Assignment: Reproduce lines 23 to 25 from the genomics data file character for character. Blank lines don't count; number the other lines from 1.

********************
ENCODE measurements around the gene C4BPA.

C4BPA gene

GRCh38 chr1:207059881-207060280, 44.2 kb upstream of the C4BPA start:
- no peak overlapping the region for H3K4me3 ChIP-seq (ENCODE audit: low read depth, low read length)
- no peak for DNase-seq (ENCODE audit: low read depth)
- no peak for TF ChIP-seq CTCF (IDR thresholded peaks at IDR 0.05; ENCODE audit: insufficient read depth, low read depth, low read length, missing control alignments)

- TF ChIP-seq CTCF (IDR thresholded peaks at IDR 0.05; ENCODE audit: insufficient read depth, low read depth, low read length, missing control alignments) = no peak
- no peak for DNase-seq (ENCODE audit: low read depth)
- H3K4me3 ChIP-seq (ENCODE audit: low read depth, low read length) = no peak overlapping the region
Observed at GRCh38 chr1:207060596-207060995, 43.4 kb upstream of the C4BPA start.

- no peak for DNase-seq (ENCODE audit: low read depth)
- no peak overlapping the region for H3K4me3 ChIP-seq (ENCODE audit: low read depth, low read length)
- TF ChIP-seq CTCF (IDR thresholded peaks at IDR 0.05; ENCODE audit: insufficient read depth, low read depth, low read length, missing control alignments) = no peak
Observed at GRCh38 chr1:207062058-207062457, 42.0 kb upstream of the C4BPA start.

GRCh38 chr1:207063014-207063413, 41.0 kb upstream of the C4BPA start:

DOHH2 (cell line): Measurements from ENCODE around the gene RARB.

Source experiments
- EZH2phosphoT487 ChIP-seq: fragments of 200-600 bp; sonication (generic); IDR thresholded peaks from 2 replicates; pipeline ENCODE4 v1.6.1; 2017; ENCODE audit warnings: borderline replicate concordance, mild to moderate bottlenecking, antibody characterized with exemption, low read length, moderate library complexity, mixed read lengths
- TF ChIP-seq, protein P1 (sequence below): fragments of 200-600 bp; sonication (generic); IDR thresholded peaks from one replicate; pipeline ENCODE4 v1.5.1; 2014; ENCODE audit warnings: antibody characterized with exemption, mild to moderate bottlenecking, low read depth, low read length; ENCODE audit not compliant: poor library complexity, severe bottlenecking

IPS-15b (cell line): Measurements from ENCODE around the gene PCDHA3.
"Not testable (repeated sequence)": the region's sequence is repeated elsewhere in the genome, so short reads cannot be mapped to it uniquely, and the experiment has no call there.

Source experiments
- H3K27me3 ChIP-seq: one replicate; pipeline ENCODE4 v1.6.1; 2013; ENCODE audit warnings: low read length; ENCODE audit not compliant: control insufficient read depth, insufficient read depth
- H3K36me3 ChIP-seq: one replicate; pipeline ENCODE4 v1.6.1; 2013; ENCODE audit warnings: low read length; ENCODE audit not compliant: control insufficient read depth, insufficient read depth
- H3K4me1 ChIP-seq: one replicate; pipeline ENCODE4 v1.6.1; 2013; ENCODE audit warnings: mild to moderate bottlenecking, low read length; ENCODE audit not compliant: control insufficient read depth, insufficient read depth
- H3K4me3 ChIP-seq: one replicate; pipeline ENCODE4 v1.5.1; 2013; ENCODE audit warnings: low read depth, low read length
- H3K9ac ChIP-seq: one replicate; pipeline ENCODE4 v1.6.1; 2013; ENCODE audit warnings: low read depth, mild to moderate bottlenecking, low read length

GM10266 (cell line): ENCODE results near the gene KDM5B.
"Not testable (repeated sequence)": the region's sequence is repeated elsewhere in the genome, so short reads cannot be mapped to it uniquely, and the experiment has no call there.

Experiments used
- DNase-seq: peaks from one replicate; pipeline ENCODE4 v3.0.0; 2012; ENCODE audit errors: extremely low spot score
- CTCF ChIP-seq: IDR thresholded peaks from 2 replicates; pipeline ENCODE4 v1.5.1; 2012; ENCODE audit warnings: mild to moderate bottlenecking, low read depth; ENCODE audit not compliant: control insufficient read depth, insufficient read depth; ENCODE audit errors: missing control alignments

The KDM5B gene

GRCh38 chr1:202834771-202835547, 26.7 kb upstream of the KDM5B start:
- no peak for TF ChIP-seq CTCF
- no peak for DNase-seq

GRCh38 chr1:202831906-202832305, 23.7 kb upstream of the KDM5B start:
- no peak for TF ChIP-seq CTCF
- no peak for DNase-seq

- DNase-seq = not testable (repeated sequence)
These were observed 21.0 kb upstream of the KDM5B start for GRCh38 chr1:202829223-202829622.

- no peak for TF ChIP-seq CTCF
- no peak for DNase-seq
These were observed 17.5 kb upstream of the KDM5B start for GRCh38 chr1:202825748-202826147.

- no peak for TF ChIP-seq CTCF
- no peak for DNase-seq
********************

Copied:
- H3K27me3 ChIP-seq: one replicate; pipeline ENCODE4 v1.6.1; 2013; ENCODE audit warnings: low read length; ENCODE audit not compliant: control insufficient read depth, insufficient read depth
- H3K36me3 ChIP-seq: one replicate; pipeline ENCODE4 v1.6.1; 2013; ENCODE audit warnings: low read length; ENCODE audit not compliant: control insufficient read depth, insufficient read depth
- H3K4me1 ChIP-seq: one replicate; pipeline ENCODE4 v1.6.1; 2013; ENCODE audit warnings: mild to moderate bottlenecking, low read length; ENCODE audit not compliant: control insufficient read depth, insufficient read depth